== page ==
1. Natural disasterToday, I will venture into the land of heresy by suggesting those who point out that natural disasters might make people better off are not necessarily committing a fallacy.
2. Reporter (or, reporter citing an economist) notes GDP might increase because of disaster.
3. Economist (probably not the one cited by the reporter) yells "BROKEN WINDOW FALLACY!" And, presumably, scores points for being reasonable.
A fallacy is a chain of reasoning whereby the premises do not support the conclusion. But consider the following chain of reasoning.
1. Individuals may have a bias whereby they do not upgrade appliances when doing so would make them better off by their own assessment.Where's the fallacy? Note: I am not saying that natural disasters make us better off. I am saying they might make us better off if the behavioral problem identified is significant. I think it is unlikely that the benefits from upgrading our refrigerators would be so great that they would offset the buildings destroyed by the natural disaster. (Of course, if the underlying behavioral problem is significant, it might apply to more than just household appliances.) But this is an empirical question.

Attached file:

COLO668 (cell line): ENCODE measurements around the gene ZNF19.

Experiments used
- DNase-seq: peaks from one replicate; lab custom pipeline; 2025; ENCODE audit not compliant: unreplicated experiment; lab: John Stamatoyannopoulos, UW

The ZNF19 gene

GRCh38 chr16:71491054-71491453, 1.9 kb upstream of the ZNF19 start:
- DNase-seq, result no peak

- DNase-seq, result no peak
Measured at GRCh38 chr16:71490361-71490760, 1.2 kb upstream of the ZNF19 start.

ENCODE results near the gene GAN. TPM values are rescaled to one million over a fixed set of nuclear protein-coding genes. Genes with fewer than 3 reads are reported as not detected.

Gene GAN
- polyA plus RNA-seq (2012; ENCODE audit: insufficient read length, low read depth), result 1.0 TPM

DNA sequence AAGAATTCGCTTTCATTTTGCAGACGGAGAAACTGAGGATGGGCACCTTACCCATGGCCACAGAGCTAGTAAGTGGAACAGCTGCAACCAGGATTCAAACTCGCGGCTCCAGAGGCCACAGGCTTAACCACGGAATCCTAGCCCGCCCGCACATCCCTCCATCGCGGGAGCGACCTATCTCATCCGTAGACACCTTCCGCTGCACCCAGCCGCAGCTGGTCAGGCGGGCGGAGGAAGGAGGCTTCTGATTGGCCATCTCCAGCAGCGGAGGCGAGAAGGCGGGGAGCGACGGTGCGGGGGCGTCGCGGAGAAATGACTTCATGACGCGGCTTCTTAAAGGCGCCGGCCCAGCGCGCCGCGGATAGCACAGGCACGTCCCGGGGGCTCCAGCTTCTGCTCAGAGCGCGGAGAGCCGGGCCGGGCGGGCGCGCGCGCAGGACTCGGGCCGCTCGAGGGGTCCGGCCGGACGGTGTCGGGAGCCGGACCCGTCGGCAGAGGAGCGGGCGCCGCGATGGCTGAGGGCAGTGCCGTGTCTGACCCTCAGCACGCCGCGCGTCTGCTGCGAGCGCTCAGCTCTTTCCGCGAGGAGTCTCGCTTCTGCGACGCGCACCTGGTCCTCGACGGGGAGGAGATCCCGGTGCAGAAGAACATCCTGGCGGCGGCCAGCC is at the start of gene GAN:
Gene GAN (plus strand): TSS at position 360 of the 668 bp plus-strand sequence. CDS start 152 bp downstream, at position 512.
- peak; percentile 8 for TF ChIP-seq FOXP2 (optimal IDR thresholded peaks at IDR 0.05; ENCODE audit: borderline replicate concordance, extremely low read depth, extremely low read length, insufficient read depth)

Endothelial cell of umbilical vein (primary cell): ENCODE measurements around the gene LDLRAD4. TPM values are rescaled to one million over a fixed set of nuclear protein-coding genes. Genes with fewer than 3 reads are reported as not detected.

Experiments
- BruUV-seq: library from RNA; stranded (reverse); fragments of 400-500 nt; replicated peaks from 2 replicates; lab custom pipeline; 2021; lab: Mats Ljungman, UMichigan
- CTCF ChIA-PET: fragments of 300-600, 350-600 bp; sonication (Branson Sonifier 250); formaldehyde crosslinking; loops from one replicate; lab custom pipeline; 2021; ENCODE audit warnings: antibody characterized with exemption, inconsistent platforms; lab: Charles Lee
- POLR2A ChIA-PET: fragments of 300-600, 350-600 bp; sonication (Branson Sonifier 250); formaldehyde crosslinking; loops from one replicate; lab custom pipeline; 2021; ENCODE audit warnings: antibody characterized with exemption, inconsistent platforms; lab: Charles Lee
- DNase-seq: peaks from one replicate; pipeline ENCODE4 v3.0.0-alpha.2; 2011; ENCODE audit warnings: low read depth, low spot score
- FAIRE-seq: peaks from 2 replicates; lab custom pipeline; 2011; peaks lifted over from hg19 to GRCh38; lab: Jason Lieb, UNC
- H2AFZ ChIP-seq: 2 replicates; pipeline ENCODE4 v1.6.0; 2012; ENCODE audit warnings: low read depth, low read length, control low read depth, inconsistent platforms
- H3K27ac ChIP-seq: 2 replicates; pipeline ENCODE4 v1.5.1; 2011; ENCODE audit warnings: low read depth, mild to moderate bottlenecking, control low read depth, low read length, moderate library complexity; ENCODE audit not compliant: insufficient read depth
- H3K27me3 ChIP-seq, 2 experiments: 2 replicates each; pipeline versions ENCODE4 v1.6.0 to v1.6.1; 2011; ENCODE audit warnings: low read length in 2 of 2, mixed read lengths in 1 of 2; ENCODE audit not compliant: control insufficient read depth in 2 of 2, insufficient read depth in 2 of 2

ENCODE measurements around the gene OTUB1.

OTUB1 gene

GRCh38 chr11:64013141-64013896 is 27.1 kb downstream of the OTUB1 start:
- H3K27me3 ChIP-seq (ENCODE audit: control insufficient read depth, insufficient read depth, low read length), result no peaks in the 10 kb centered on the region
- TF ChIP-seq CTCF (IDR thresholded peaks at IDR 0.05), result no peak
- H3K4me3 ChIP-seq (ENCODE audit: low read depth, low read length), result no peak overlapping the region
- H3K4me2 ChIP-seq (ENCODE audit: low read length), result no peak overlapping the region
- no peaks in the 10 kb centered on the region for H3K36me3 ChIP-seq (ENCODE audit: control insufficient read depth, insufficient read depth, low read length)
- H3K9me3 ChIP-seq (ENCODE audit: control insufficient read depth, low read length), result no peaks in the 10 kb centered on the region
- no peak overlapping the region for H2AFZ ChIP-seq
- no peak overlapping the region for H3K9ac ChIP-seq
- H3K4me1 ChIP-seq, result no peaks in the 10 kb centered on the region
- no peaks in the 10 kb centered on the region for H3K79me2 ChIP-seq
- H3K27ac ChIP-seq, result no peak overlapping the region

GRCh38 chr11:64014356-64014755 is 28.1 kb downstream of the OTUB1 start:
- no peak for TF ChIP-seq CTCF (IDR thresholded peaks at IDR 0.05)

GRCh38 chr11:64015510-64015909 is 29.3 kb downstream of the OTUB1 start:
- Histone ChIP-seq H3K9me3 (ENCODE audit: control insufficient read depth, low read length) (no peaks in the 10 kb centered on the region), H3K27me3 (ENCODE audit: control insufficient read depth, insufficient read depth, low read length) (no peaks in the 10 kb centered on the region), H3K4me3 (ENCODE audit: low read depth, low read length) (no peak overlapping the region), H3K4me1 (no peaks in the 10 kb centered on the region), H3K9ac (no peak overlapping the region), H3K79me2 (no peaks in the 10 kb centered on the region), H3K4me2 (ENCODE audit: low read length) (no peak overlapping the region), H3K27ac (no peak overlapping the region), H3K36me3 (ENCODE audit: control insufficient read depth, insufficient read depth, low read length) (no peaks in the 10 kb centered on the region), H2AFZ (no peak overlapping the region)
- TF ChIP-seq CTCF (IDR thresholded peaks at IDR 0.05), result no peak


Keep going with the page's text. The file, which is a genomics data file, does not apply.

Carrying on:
2. Natural disasters force them to buy new appliances.
3. The net effect of natural disasters is ambiguous (i.e., it might be positive, negative, or zero)
My suggestion: stop calling such claims a logical fallacy. Point out that an increase in measured GDP does not necessarily imply an increase in welfare and then move on. There is no need to paint those we disagree with as unreasonable, illogical, or stupid.